> AGND pads on the chip; all analog circuits are referenced through the
> backplane RIGHT to the system ground. The chip substrate is effectively
> just an extension of the system ground plane. DGND is NOT referenced through
> the substrate, but brought out to a pad, of course, for the reasons discussed
> before. Has anybody else had this experience or used this technique?

About 10 years ago, I worked on a similar project at IBM. We were building
a 64 bit flash a/d converter on a noisy logic chip. We had a low resistivity
substrate, similar to yours. We polished the backside of the wafer and
metalized it with a stackup that could actually be soldered down to a
conducting surface, which was at system ground. The low inductance
(impedance) chip substrate connection to system ground greatly reduced
the noise transfered from the logic to analog portions of our chip. We
concluded at that time that the only way to make this configuration
successful was to eliminate the electronic package and mount the chip
backside directly to a ground plane on the system board. It was not
practical for us at that time, but in low quantities and today's technolgy,
I think you can probably do it. Our solution was to go to a high resistivity
silicon substrate and attempt to isolate the analog and logic portions
of the chip by high resistance.

> A colleague of mine is building a fairly large PC board for another project
> and we have been discussing these issues. His board has a big all-digital
> section, and then a smaller analog section. The analog chips each have one
> digital output (a comparator output) which runs over to the digital section.
> He has board layers which are devoted exclusively to power and to ground.
> He's trying to bypass all the digital chips with the chip-cap-plane method,
> but it's a lot of work to do it that way, and he's not sure it's worth it.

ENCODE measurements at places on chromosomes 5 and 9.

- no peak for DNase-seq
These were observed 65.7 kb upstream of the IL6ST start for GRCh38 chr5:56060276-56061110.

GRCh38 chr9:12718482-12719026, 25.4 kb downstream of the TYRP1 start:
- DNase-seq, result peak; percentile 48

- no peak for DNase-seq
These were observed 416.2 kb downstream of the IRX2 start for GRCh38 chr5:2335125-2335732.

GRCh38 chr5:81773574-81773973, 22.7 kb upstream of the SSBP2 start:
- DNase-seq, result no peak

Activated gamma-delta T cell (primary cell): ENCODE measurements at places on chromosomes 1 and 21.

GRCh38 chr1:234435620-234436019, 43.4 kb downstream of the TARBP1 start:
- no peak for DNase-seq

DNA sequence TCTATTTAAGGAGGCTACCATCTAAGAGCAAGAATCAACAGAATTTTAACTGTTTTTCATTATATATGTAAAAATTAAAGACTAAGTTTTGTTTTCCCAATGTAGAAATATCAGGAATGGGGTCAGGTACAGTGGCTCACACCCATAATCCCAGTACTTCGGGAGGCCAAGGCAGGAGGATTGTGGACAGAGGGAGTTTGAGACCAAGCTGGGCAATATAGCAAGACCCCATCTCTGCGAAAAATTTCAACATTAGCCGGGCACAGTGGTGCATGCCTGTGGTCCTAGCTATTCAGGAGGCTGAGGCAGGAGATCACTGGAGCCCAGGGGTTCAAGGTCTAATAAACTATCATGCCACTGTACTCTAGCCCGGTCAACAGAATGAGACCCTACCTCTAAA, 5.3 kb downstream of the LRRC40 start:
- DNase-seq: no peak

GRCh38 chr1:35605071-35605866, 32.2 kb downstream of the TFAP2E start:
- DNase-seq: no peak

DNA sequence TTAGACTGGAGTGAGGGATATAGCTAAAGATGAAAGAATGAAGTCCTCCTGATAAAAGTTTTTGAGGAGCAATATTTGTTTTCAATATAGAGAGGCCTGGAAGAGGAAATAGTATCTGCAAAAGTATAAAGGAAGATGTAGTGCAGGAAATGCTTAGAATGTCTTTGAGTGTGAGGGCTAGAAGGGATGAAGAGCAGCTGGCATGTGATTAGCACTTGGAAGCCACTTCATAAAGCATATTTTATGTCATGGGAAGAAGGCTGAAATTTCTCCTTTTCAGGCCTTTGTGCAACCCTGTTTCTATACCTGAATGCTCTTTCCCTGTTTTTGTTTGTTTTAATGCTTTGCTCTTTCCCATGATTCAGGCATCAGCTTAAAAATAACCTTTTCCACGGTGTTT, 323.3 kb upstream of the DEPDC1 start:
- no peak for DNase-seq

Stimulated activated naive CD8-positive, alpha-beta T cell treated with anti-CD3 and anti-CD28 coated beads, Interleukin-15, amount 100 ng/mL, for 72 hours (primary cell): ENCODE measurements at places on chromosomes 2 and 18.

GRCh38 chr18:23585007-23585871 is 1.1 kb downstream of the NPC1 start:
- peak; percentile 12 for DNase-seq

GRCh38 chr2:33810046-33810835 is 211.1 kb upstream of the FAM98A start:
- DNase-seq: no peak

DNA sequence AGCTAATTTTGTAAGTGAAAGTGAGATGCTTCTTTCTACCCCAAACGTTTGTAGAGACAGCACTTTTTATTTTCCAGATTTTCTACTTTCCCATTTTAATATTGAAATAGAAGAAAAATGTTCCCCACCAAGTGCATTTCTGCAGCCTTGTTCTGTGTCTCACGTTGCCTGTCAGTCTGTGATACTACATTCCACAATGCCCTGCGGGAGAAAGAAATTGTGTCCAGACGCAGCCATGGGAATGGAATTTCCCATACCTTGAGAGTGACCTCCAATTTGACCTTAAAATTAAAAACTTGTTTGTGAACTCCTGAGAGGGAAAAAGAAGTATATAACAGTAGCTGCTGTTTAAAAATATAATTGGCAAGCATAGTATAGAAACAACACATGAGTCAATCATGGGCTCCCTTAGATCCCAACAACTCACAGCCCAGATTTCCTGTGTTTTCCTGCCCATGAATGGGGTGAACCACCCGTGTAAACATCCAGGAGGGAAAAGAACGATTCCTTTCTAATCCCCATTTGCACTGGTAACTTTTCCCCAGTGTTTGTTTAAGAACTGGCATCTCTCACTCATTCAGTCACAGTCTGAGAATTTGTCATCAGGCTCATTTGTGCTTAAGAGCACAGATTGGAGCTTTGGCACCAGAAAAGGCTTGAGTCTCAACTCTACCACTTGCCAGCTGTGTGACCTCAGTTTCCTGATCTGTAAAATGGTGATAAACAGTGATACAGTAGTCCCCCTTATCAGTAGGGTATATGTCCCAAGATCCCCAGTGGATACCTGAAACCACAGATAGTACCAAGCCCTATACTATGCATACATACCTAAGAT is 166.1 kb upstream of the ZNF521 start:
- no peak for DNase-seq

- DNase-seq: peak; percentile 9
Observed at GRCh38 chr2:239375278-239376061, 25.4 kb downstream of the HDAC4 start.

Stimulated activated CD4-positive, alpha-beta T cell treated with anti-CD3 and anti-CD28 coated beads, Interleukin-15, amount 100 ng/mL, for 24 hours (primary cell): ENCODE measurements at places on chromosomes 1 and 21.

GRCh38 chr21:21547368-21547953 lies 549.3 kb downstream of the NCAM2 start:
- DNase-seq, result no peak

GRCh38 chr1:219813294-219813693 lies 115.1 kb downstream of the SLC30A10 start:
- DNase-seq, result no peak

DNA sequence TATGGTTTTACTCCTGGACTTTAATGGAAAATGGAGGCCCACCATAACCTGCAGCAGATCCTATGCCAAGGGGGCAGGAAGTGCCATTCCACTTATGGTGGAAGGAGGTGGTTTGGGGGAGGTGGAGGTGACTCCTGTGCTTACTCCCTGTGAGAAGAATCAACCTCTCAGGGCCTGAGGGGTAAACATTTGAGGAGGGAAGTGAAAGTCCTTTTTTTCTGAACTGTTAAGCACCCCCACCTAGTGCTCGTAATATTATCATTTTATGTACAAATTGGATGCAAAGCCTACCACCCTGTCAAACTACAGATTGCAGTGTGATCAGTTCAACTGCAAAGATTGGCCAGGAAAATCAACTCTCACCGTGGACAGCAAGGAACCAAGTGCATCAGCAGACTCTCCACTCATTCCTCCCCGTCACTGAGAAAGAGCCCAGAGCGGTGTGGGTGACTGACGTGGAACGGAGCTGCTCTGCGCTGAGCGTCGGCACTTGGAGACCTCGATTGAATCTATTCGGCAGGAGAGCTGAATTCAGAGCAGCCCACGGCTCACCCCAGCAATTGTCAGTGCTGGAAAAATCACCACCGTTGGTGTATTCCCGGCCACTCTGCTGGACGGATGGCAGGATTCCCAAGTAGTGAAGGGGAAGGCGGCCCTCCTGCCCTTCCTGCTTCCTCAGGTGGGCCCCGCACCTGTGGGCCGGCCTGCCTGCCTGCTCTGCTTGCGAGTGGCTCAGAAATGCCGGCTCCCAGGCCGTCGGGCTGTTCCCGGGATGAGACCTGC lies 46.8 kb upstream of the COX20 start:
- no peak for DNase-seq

> His situation is different than mine, and I'm not sure how to advise
> him. Have other people done this, and what are your experiences? His
> other question is whether to separate the ground planes for the digital and
> analog sections or not, and if so, do you reference them together at just
> one point? I tend to think there should be one common plane, but that's
> because of the experience I had, which may be quite different on a large
> mixed signal board with lots of parts.??

A continuous ground plane is best, common to both analog and digital
circuitry. If you attempt to isolate analog and digital ground planes,
a signal (output of comparator) that traverses the boundary will see
a huge inductive discontinuity. The rise time and therefor timing on
that signal will be poor. If several similar signals cross the same
boundary, you will create a simultaneous switch problem when all of
the signals attempt to switch the same direction at the same time. If
you put enough bypass capacitors across the power boundary to eliminate
the problem, then you might as well have had a continuous ground plane
to begin with. Continuous ground plane is the best solution.

Larry Smith
Sun Microsystems